Probably used as much for display as for actual seating, these richly carved and gilded armchairs would have been arranged against the walls of a reception room in a Venetian palace in the 1700s. With their combination of exuberant and delicate forms, these chairs are characteristic of the mid-eighteenth-century transition from a heavier, Baroque furniture style toward the more graceful and voluptuous forms of the Rococo.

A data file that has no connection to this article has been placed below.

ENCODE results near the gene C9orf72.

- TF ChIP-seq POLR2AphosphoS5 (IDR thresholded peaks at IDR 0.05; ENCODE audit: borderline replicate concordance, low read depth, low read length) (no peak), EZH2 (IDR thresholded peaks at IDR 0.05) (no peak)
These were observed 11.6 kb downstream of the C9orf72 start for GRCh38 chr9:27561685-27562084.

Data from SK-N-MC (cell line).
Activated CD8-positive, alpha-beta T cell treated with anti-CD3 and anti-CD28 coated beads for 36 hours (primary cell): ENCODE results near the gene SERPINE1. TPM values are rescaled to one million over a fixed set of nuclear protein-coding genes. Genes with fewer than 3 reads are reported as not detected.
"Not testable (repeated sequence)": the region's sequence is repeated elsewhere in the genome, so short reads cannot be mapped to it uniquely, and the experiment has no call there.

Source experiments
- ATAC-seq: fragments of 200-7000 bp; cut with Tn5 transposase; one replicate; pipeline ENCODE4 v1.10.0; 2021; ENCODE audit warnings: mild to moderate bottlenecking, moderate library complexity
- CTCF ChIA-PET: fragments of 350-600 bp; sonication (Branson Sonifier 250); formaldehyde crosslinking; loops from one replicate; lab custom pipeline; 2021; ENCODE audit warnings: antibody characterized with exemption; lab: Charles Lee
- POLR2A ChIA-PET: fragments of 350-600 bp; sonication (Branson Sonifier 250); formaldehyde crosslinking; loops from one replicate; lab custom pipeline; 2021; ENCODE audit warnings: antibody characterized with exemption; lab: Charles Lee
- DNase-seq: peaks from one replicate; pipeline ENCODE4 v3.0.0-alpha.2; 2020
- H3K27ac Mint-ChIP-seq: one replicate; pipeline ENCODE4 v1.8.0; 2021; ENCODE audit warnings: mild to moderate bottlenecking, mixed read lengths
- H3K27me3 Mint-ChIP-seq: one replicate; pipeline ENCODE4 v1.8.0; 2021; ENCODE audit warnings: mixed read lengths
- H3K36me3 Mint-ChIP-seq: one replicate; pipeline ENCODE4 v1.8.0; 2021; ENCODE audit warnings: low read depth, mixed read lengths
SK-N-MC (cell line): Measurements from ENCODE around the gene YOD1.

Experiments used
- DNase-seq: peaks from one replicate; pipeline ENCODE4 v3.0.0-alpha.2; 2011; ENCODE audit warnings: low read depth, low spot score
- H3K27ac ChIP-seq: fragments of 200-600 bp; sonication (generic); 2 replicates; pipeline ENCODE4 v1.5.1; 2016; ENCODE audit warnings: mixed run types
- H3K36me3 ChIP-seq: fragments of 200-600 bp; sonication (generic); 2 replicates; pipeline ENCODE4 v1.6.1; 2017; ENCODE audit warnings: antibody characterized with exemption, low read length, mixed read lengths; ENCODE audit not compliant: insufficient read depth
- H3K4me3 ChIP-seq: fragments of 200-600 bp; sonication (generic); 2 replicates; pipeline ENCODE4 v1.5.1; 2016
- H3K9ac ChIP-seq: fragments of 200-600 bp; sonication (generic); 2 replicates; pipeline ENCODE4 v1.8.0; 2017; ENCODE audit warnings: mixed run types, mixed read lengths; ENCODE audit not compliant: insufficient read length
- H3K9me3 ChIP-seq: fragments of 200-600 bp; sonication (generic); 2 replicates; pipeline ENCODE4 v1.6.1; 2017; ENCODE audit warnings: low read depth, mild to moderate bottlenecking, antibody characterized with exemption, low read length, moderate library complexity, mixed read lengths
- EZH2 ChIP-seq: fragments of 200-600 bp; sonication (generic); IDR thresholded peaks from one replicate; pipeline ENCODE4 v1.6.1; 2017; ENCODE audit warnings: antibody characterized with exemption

Although their maker is unknown, the armchairs show strong stylistic similarities to furniture attributed to the sculptor Antonio Corradini. He is best known for his carvings on the last Venetian state barge; by studying fragments of this ceremonial ship, scholars have been able to attribute to this artist a number of side chairs, consoles, tables, and a throne. The Getty Museum's chairs, with their scrolls, garlands, and leafy motifs, share their lavish carving and elegant proportions with other works by Corradini.